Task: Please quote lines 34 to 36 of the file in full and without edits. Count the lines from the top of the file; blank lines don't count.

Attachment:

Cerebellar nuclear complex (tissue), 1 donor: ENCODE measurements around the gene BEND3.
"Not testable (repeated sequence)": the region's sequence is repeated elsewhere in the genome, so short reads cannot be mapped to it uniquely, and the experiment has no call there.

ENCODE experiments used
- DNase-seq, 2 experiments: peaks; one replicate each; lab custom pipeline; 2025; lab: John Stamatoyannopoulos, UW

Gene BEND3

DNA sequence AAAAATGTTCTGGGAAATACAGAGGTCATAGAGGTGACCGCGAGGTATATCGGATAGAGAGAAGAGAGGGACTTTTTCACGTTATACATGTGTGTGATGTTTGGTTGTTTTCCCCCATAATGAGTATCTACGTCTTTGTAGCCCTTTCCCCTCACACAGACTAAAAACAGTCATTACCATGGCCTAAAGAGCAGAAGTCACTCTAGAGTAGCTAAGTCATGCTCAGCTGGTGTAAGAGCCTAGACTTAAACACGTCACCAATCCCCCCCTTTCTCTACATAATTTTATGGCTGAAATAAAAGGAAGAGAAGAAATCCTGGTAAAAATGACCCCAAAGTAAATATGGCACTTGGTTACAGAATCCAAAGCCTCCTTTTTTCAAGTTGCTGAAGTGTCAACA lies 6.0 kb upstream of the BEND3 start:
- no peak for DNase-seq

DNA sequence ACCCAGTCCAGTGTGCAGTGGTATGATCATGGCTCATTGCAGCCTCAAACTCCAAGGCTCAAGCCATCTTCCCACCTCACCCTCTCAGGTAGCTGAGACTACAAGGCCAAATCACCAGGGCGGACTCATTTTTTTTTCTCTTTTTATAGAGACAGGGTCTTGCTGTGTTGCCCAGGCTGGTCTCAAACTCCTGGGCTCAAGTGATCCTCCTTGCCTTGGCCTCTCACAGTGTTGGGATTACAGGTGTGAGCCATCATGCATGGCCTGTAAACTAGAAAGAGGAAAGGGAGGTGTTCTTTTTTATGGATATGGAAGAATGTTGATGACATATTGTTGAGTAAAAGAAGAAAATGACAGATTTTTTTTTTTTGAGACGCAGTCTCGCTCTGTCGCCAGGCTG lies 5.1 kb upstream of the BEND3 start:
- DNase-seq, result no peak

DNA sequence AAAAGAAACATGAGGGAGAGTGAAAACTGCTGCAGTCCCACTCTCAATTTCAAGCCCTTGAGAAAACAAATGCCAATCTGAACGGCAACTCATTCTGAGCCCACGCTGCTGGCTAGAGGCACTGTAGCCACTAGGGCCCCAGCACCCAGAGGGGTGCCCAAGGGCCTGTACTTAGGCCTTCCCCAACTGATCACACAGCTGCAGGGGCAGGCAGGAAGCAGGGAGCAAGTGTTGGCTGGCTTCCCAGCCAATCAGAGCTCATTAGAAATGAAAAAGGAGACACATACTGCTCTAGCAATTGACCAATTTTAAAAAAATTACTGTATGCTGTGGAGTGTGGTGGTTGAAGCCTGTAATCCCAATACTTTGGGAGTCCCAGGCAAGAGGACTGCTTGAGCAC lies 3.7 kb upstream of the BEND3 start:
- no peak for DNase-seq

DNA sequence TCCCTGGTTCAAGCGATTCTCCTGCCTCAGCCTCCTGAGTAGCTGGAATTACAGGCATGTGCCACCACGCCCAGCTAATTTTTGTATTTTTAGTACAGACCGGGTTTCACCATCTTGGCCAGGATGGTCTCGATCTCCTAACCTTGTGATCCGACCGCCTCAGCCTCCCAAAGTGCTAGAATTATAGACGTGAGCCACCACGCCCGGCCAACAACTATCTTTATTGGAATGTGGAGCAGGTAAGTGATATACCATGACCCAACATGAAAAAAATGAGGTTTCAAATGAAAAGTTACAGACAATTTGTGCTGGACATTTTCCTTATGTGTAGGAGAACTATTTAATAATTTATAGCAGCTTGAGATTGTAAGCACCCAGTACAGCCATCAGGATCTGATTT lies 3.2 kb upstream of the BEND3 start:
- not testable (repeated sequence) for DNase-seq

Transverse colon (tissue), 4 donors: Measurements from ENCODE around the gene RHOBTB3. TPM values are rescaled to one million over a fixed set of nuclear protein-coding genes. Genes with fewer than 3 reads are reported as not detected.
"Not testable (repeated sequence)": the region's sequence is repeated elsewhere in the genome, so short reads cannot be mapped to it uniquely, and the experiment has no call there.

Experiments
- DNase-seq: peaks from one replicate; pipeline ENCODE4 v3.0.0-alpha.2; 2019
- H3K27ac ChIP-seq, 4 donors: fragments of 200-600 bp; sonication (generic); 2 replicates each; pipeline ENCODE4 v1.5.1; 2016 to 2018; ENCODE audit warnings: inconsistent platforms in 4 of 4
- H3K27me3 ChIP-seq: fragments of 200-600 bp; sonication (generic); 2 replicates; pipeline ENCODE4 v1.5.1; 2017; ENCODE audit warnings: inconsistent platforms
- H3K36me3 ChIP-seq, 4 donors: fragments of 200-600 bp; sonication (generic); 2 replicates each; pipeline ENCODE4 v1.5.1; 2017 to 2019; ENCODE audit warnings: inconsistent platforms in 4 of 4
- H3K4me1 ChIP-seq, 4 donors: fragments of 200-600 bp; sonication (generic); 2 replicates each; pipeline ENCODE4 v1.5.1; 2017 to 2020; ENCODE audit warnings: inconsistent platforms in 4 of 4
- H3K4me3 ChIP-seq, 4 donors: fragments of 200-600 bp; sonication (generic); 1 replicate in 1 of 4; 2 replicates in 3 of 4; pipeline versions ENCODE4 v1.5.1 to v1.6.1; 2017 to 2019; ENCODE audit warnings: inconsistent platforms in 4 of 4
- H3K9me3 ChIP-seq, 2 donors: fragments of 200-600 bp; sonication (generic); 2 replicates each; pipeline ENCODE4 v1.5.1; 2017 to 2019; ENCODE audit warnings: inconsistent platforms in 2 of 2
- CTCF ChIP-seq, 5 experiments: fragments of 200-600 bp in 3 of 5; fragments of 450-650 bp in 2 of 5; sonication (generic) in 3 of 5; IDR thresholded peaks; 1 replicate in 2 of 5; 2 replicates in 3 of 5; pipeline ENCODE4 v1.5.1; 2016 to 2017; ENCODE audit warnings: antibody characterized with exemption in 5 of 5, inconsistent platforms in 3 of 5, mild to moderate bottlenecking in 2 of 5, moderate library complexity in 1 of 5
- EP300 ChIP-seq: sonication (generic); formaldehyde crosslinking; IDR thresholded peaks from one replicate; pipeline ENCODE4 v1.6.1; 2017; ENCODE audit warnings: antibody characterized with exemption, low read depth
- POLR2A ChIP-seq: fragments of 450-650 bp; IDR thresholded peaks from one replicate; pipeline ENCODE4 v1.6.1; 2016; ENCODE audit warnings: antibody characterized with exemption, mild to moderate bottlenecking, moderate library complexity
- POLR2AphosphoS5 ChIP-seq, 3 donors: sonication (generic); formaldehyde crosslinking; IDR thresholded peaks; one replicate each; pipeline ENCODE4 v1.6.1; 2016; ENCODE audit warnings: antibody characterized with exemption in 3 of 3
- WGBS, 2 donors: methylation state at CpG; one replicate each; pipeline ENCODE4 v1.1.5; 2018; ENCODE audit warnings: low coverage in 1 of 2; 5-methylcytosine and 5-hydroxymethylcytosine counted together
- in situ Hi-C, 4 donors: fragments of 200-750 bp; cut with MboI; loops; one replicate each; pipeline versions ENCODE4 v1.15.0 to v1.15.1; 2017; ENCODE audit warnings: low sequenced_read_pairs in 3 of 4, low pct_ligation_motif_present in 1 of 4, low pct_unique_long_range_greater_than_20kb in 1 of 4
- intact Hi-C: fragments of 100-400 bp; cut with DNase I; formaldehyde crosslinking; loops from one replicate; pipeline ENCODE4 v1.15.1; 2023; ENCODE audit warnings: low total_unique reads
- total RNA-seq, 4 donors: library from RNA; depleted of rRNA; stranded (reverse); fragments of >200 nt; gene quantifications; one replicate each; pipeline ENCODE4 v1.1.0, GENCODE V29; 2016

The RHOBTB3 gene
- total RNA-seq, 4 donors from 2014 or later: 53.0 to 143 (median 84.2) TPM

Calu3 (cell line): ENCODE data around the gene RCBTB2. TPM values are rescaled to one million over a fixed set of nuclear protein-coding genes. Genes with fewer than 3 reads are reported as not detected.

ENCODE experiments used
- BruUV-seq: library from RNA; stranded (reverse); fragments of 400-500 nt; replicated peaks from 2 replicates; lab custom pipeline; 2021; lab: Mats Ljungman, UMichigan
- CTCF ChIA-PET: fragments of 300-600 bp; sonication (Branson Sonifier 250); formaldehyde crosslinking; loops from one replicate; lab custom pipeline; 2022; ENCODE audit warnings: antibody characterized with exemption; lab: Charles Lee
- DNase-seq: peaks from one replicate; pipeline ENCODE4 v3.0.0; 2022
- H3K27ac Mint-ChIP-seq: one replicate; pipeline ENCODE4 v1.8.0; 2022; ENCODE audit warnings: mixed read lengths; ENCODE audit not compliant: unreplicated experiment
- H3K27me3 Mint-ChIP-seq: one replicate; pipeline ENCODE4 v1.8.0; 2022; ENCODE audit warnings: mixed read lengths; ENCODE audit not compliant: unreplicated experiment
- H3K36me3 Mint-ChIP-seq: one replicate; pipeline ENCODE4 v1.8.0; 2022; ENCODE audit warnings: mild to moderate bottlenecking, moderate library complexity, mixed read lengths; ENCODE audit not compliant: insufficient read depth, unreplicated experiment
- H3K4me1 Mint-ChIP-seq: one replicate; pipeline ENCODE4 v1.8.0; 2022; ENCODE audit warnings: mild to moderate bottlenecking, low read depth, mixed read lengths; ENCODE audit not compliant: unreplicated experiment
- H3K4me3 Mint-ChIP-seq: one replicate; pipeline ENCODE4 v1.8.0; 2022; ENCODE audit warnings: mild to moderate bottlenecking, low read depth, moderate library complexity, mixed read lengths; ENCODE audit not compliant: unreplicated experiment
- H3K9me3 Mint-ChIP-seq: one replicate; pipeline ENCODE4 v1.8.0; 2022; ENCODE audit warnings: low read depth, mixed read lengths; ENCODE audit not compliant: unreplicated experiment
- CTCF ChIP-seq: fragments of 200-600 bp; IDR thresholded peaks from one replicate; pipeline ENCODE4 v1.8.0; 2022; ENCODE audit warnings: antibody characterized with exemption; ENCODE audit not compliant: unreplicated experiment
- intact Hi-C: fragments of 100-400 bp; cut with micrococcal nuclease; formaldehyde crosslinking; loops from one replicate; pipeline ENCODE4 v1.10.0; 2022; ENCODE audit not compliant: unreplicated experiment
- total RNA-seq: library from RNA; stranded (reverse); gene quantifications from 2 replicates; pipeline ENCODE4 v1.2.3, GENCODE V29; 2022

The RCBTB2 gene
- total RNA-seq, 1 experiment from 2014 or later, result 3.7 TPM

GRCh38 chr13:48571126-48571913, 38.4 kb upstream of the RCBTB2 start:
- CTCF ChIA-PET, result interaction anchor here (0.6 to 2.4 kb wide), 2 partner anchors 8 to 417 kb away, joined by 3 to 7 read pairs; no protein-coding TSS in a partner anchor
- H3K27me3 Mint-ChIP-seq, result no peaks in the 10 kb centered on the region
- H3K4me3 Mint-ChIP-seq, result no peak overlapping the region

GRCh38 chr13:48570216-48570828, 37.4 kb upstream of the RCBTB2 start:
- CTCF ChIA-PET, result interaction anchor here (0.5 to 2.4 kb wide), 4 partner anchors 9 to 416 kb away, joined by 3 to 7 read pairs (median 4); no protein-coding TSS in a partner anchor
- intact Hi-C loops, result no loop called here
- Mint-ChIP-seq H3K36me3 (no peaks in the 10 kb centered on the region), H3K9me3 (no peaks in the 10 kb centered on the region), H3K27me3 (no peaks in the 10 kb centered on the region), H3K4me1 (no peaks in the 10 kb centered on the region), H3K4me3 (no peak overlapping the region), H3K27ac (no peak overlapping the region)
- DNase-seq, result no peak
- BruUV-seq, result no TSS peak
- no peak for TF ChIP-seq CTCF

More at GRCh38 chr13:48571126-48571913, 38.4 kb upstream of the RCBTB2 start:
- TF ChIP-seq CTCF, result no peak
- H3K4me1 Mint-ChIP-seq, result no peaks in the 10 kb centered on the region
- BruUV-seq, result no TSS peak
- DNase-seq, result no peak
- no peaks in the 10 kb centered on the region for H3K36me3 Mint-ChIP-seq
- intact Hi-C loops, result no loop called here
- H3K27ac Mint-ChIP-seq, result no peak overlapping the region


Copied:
Calu3 (cell line): ENCODE data around the gene RCBTB2. TPM values are rescaled to one million over a fixed set of nuclear protein-coding genes. Genes with fewer than 3 reads are reported as not detected.

ENCODE experiments used
- BruUV-seq: library from RNA; stranded (reverse); fragments of 400-500 nt; replicated peaks from 2 replicates; lab custom pipeline; 2021; lab: Mats Ljungman, UMichigan